President Jefferson, primary author of the Northwest Ordinance, made a secret compact with James Lemen to defeat the nascent pro-slavery movement supported by Harrison. He donated $100 to encourage Lemen with abolition and other good works, and later another $20 to help fund the church known as Bethel Baptist Church. In Indiana, the planting of the anti-slavery church led to citizens signing a petition and organizing politically to defeat Harrison's efforts to legalize slavery in the territory.
The Indiana Territory held elections to the legislature's upper and lower houses for the first time in 1809. Harrison found himself at odds with the legislature after the abolitionists came to power, and the eastern portion of the Indiana Territory grew to include a large anti-slavery population. The Territory's general assembly convened in 1810, and its anti-slavery faction immediately repealed the indenturing laws previously enacted. After 1809, the Indiana legislature assumed more authority and the territory advanced toward statehood.
Tecumseh and Tippecanoe
Indian resistance to American expansion came to a head, with the leadership of Shawnee brothers Tecumseh and Tenskwatawa ("The Prophet"), in a conflict that became known as Tecumseh's War. Tenskwatawa convinced the tribes that they would be protected by the Great Spirit and no harm could befall them if they rose up against the settlers. He encouraged resistance by telling the tribes to pay white traders only half of what they owed and to give up all the white man's ways, including their clothing, muskets, and especially whiskey. Harrison received word of the resistance through spies he had placed within the tribes, and asked Madison to fund military preparations. Madison dragged his feet, and Harrison attempted to negotiate, sending a letter to Tecumseh saying, "Our Blue Coats (U.S. Army soldiers) are more numerous than you can count, and our hunting shirts (volunteer militiamen) are like the leaves of the forests or the grains of sand on the Wabash."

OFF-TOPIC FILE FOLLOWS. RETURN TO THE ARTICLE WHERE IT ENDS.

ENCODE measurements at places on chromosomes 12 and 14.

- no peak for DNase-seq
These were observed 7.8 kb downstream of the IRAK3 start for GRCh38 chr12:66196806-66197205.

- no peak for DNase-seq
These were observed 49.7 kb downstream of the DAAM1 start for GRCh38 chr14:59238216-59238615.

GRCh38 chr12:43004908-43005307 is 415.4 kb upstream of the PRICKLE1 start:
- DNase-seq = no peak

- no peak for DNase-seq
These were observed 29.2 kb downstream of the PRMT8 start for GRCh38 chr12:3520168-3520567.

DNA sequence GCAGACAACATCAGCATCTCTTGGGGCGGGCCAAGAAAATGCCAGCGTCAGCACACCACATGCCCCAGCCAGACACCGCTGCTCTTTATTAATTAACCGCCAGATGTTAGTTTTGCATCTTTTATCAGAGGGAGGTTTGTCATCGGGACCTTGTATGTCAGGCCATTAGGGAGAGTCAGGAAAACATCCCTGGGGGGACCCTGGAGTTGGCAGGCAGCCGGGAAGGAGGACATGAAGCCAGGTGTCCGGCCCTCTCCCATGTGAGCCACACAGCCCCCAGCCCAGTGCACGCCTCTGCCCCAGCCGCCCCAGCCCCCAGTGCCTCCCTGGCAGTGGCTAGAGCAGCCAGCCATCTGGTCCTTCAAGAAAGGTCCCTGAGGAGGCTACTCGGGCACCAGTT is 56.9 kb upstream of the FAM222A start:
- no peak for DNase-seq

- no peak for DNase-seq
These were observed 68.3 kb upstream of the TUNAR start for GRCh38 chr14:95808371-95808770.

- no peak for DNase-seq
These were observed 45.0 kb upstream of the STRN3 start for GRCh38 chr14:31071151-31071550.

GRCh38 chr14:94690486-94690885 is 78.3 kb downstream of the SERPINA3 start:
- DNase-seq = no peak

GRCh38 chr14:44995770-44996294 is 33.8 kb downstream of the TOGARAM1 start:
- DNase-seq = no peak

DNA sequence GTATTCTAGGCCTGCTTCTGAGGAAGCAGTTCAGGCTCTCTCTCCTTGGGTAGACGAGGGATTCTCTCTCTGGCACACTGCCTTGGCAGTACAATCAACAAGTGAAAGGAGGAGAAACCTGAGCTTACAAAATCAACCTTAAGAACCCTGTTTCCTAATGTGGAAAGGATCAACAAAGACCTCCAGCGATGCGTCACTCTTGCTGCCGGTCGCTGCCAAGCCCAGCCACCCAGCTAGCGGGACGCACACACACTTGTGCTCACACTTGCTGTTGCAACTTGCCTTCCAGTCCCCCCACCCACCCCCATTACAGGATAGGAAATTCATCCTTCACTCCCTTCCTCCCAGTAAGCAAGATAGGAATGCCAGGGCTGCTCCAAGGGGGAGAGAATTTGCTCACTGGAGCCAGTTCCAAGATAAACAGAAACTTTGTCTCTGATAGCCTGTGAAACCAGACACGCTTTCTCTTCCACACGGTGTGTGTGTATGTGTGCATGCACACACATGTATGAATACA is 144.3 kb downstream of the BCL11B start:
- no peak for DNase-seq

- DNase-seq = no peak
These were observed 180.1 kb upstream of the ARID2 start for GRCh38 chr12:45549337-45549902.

In August 1810, Tecumseh led 400 warriors down the Wabash River to meet with Harrison in Vincennes. They were dressed in war paint, and their sudden appearance at first frightened the soldiers at Vincennes. The leaders of the group were escorted to Grouseland, where they met Harrison. Tecumseh berated the condescending Harrison repeatedly, and insisted that the Fort Wayne Treaty was illegitimate, arguing that one tribe could not sell land without the approval of the other tribes. He asked Harrison to nullify it and warned that Americans should not attempt to settle the lands sold in the treaty. Tecumseh informed Harrison that he had threatened to kill the chiefs who signed the treaty if they carried out its terms and that his confederation of tribes was growing rapidly. Harrison said that the individual tribes were the owners of the land and could sell it as they wished. He rejected Tecumseh's claim that all the Indians formed one nation and said that each tribe could have separate relations with the United States if they chose to do so. Harrison argued that the Great Spirit would have made all the tribes speak one language if they were to be one nation.
Tecumseh launched an "impassioned rebuttal," in the words of one historian, but Harrison was unable to understand his language. Tecumseh then began shouting at Harrison and called him a liar. A Shawnee friendly to Harrison cocked his pistol from the sidelines to alert Harrison that Tecumseh's speech was leading to trouble, and some witnesses reported that Tecumseh was encouraging the warriors to kill Harrison. Many of them began to pull their weapons, representing a substantial threat to Harrison and the town, which held a population of only 1,000. Harrison drew his sword, and Tecumseh's warriors backed down when the officers presented their firearms in his defense. Chief Winamac was friendly to Harrison, and he countered Tecumseh's arguments, telling the warriors that they should return home in peace since they had come in peace. Before leaving, Tecumseh informed Harrison that he would seek an alliance with the British if the Fort Wayne Treaty was not nullified. After the meeting, Tecumseh journeyed to meet with many of the tribes in the region, hoping to create a confederation to battle the United States.